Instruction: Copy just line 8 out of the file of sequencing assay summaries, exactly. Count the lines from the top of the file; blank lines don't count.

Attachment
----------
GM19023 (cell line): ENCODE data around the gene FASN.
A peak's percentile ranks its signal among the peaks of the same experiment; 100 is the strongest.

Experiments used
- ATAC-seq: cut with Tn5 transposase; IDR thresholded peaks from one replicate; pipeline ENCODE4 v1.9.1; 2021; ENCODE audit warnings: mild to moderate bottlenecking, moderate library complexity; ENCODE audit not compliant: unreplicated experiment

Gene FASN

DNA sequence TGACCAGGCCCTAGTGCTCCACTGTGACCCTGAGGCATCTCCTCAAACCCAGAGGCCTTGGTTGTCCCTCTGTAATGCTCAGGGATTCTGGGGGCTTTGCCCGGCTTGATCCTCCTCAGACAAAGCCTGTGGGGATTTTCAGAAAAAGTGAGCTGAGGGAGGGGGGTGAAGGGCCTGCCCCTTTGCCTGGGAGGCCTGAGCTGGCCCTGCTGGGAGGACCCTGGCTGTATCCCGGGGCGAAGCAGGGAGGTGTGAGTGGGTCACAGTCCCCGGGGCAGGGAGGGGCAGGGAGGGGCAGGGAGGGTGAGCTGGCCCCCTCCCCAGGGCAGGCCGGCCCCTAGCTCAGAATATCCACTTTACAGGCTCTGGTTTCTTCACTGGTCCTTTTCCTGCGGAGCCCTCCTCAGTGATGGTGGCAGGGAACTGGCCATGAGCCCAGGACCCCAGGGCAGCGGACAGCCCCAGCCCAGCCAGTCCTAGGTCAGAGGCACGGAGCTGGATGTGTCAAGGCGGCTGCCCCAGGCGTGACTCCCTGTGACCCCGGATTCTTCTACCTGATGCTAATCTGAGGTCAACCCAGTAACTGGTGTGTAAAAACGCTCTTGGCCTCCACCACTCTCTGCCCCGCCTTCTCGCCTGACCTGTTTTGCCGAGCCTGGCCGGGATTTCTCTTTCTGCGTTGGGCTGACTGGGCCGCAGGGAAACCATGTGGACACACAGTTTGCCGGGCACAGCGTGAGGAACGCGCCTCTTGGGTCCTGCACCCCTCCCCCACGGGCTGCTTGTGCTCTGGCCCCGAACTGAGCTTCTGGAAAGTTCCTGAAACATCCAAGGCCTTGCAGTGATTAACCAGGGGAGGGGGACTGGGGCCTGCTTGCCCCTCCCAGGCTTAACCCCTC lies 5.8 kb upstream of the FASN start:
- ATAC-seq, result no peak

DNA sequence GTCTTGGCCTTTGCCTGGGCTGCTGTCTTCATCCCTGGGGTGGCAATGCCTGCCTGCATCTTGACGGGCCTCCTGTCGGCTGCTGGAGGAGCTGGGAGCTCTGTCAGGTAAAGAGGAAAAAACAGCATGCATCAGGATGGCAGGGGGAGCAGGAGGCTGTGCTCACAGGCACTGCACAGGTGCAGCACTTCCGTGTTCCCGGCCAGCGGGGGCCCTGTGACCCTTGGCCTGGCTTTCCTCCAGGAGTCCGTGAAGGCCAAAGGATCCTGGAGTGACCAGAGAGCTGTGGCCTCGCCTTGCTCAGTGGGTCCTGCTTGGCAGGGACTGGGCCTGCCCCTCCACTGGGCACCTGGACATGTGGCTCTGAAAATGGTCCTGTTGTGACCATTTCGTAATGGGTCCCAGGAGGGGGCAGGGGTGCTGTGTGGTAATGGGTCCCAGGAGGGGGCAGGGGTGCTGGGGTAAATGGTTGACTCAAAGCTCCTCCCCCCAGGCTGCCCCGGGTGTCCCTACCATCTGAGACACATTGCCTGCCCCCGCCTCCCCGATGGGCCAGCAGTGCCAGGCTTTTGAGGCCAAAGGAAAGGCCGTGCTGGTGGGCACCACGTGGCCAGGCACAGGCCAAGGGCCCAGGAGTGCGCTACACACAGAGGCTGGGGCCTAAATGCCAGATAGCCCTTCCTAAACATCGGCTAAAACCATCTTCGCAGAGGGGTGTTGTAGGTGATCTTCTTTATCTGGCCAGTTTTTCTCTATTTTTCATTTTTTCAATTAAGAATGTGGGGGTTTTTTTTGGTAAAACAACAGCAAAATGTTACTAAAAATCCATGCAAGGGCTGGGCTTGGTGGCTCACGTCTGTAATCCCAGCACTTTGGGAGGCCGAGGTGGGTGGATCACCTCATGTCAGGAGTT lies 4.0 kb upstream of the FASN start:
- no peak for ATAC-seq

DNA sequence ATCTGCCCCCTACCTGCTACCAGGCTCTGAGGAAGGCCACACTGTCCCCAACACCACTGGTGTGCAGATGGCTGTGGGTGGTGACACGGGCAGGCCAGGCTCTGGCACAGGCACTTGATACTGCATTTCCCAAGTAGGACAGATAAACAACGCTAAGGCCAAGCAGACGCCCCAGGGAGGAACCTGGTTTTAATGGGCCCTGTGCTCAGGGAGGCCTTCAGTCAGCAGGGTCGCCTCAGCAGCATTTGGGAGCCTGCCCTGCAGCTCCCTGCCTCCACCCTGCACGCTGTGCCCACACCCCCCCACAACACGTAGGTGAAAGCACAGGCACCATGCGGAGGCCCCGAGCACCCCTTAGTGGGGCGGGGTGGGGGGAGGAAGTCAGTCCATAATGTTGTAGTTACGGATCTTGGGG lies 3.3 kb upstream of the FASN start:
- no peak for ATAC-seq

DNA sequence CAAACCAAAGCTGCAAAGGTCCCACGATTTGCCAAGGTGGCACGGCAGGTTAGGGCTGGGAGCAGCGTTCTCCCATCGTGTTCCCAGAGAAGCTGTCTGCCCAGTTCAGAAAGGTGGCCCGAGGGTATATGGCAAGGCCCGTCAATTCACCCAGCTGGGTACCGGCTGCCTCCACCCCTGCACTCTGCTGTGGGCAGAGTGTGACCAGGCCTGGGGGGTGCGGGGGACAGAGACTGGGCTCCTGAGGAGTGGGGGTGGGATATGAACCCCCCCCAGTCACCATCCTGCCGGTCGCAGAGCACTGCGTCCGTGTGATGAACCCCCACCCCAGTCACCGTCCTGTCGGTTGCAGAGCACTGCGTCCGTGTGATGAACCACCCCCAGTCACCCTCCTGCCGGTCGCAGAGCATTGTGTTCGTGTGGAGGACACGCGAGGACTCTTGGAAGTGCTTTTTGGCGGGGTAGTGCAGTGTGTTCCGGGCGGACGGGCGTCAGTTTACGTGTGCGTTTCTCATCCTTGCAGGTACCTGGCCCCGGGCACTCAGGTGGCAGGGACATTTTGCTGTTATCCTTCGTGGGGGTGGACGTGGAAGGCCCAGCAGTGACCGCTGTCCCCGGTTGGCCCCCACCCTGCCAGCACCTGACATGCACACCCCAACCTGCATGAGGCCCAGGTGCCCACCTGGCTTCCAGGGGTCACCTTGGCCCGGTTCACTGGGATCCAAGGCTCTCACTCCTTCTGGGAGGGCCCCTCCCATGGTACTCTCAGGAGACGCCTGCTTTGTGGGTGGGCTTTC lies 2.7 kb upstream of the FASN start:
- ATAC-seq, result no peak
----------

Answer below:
DNA sequence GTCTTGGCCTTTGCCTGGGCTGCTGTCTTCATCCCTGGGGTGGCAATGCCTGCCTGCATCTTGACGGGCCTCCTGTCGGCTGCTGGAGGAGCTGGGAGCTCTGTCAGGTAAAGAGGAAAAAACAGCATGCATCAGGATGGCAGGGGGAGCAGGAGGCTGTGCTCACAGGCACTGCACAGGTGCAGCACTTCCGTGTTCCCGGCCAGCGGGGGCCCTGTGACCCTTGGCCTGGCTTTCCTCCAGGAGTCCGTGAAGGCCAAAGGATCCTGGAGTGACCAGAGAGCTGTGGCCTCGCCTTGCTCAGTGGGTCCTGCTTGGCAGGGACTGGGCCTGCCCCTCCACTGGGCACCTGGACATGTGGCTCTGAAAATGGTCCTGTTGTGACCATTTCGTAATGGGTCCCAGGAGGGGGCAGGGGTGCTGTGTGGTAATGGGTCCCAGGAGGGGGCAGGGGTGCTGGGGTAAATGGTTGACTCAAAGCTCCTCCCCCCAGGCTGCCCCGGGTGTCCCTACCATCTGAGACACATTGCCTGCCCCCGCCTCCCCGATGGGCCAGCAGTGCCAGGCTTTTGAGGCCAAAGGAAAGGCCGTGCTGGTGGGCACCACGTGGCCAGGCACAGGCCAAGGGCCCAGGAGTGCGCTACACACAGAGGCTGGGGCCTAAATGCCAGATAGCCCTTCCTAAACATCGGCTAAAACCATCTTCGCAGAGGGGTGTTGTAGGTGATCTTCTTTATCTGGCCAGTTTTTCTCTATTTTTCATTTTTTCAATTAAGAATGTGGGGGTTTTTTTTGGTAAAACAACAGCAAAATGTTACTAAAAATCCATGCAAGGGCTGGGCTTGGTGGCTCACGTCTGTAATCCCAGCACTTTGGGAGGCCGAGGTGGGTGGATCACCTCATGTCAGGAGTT lies 4.0 kb upstream of the FASN start: